Parisian Playwright from Louisiana
by Charles Edward O'Neill
"Victor Séjour, f.m.c." In antebellum Louisiana, free men and free women of color were legally obligated to indicate their status in every legal transaction or public announcement. The usual method was simply to give the letters "f.m.c." or "f.w.c." Whites and free persons of color were thus constantly reminded that the latter occupied a distinct place in Louisiana society: free, but not white; black, but not slave.
This work is the first full-length, published biography of a Louisiana-born f.m.c. By following Séjour's life, the modern reader can explore the antebellum free-black community's distinctive way of life.
Haiti, France, and Louisiana are linked together in Victor Séjour and his family. The Séjours remind us that a sweeping arc of French culture reached from the St. Lawrence River through the Great Lakes down the Mississippi River out to the Antilles: Quebec, Montreal, Detroit, Nouvelle-Orléans, Port-au-Prince.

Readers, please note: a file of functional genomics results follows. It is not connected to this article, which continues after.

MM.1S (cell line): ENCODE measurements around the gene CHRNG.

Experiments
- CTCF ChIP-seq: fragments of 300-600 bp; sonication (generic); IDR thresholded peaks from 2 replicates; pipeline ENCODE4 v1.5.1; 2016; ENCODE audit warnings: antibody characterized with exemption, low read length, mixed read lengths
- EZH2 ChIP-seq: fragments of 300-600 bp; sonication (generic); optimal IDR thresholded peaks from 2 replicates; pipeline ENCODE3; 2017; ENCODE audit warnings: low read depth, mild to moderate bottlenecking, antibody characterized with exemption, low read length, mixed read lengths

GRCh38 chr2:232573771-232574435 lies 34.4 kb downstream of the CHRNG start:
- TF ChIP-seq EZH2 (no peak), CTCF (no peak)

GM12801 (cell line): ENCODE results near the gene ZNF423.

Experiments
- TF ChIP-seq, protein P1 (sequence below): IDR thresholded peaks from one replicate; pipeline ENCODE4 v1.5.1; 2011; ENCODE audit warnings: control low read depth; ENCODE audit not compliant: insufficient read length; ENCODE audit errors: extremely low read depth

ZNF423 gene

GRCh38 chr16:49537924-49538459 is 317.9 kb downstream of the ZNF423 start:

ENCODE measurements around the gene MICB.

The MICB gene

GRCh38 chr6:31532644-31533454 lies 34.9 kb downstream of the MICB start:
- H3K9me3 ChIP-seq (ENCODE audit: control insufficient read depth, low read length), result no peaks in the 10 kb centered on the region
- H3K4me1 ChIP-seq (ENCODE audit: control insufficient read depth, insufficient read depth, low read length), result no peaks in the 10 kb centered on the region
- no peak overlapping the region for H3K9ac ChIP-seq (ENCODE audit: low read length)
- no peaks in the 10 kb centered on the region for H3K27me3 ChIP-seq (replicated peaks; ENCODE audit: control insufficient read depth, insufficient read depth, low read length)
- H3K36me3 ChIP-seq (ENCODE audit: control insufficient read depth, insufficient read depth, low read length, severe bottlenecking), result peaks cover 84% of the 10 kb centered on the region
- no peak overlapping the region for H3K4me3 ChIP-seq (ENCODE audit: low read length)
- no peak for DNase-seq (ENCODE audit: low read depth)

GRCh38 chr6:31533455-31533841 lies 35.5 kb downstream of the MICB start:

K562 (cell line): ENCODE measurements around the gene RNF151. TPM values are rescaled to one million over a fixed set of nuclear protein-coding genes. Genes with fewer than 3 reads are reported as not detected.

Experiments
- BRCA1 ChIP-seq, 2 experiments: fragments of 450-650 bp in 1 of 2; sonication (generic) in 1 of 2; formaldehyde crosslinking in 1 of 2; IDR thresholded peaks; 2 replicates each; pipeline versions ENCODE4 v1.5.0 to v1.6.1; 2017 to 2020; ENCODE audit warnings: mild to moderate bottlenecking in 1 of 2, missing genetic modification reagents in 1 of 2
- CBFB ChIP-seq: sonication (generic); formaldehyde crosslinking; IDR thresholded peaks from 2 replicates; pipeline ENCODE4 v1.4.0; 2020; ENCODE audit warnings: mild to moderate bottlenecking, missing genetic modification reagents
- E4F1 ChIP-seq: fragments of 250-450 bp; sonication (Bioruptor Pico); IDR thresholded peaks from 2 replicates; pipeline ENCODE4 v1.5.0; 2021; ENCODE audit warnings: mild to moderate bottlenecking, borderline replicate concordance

It was thus only natural that France became the home of Victor Séjour, who emerged as one of mid-nineteenth-century Paris's most celebrated playwrights. Through the pages of this prolific playwright we enter into mid-nineteenth-century French theater and its relationship with the French governments of the era. We learn not only of the stage, but also of the "real world" outside, from which the theatergoers came into be entertained, to be uplifted—or simply to be seen at the theater.
Race interrelations, Louisiana bilingualism, Haitian contacts, French theater, Napoleon II's regime—all are part of the life and work of Victor Séjour, who was born in 1817 in the most vibrant black community of the antebellum South and who died in 1874 in a Paris that was struggling to rise from military defeat and civil war.
Charles O'Neill presents here a "warts and all" portrait of the playwright and his work.
Hardcover, 176 pages, ©1995